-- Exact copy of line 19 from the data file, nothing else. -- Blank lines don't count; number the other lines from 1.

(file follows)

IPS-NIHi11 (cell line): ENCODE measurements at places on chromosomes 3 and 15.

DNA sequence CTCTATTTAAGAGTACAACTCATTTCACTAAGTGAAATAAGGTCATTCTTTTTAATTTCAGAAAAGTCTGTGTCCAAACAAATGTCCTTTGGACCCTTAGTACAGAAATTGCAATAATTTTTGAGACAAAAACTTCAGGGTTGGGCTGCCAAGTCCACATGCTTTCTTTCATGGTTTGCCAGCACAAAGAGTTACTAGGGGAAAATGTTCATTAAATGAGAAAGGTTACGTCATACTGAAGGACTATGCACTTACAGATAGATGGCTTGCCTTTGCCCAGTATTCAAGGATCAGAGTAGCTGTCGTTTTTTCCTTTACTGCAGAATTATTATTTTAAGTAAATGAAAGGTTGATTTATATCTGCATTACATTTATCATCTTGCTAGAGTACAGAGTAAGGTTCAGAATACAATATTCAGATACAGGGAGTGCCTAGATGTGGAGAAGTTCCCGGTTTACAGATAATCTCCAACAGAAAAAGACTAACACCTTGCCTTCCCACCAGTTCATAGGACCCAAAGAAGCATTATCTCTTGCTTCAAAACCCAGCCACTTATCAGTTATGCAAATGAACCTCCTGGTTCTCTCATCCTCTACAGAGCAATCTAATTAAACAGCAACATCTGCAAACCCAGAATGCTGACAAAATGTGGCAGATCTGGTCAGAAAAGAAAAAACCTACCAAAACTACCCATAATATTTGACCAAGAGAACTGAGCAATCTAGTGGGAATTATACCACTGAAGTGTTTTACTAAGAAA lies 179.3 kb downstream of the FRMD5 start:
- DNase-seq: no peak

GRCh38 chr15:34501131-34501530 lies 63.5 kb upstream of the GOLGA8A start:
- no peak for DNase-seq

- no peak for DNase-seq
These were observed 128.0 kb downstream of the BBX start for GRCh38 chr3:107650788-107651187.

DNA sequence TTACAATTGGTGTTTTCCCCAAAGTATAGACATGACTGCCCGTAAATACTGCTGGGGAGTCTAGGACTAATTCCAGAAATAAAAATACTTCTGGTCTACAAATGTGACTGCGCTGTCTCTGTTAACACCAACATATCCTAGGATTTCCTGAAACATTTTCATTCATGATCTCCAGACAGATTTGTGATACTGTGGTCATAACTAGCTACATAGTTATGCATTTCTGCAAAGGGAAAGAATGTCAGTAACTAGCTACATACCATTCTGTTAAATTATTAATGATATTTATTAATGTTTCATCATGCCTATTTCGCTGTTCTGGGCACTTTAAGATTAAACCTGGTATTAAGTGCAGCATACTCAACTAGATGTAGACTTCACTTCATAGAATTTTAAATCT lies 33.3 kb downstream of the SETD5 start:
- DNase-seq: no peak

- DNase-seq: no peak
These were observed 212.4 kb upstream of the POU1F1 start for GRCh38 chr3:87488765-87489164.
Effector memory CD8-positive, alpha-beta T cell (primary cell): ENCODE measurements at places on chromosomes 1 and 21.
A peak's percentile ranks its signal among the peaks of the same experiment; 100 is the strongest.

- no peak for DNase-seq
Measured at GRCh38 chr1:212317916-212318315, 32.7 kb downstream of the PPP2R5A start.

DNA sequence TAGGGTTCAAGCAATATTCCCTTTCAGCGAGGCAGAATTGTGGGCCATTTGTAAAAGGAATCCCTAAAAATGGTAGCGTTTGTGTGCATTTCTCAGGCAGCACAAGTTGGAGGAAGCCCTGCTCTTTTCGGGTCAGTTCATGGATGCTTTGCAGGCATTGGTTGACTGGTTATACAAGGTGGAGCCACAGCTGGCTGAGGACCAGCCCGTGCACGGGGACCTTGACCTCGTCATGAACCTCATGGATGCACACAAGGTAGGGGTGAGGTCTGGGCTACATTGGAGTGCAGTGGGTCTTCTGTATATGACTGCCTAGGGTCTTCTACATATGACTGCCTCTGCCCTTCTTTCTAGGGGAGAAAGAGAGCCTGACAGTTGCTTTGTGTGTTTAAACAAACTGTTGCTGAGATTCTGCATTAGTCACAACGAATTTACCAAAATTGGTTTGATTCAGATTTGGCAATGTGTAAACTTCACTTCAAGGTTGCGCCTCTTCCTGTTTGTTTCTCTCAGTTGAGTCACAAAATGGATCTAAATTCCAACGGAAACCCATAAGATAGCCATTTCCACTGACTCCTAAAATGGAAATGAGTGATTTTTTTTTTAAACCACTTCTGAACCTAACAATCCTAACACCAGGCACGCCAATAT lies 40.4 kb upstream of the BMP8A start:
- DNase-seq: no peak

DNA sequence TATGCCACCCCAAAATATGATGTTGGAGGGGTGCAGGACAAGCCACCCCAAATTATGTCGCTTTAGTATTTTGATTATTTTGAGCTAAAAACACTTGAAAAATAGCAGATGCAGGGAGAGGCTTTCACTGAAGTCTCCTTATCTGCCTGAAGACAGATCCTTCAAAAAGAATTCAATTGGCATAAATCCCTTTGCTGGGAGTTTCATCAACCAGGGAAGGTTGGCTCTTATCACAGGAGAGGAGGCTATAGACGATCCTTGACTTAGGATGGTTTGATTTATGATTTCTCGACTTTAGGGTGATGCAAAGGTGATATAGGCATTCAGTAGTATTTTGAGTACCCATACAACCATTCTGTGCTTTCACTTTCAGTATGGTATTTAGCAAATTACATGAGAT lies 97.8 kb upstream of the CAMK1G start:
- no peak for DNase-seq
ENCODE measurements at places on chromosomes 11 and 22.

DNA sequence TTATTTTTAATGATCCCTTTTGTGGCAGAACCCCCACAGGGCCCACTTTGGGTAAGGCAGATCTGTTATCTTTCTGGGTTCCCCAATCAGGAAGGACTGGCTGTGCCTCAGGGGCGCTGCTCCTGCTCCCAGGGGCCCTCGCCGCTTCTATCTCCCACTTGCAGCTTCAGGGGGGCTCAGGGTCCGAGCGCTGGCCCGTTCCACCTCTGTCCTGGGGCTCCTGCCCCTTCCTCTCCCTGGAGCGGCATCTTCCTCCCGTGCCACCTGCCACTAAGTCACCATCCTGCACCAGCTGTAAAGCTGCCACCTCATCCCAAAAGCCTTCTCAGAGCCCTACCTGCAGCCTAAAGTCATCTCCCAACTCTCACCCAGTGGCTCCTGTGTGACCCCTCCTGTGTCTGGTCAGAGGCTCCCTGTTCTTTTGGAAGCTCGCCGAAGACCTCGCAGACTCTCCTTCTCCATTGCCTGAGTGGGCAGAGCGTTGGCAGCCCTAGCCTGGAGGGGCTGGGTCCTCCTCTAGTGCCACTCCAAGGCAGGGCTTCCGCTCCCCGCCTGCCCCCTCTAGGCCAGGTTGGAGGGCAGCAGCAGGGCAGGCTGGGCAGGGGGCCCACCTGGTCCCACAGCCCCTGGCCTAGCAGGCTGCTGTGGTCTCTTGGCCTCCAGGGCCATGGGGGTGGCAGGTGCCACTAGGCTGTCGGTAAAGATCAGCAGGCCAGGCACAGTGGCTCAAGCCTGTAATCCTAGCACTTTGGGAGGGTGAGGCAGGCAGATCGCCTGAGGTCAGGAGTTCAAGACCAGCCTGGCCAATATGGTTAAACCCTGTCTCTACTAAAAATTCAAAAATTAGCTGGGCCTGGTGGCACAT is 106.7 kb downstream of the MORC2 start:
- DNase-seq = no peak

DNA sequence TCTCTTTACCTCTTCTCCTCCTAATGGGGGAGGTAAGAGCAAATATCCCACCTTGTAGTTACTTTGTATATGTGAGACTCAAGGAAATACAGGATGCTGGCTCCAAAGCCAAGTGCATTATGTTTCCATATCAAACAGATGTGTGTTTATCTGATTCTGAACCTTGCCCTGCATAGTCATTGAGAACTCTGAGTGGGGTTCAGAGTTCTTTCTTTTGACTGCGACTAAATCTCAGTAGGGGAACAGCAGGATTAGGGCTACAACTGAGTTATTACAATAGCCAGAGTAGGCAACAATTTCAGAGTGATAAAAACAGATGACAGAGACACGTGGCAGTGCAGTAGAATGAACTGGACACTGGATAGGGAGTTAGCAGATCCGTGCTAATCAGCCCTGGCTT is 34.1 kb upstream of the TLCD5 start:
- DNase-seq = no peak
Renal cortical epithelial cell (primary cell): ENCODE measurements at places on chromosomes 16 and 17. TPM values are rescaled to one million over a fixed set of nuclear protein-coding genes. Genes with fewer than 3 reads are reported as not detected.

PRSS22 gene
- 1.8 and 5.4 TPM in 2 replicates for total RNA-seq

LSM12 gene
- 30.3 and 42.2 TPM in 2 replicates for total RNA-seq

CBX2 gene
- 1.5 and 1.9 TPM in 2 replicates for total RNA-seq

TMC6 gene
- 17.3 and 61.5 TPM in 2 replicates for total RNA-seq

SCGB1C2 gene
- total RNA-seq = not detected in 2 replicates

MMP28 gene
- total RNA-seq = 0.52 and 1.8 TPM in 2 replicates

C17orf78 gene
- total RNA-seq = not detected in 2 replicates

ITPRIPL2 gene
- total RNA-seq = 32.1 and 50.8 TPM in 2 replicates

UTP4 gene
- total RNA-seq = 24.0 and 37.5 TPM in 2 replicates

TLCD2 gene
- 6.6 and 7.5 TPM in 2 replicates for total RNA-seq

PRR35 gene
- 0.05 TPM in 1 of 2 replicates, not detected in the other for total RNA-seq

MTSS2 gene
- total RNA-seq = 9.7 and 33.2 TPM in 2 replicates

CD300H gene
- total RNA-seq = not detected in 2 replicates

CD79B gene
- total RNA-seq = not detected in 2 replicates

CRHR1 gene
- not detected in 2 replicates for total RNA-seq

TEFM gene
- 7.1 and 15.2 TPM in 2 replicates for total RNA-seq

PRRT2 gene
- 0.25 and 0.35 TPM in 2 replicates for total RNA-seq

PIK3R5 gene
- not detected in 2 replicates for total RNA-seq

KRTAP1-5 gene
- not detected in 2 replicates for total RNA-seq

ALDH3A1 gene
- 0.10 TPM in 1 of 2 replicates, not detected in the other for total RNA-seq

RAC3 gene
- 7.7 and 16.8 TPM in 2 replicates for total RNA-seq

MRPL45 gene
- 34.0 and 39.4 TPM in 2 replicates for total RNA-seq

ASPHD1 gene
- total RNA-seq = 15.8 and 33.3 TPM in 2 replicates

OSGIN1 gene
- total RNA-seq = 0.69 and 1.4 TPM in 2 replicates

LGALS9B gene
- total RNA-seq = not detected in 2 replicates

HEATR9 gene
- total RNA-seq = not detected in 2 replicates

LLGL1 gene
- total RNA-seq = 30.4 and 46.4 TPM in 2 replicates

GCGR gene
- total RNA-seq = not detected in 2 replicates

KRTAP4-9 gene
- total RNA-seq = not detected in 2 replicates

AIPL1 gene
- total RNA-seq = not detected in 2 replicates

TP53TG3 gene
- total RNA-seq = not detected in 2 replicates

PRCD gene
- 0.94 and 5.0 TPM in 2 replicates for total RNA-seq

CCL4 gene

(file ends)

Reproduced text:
- no peak for DNase-seq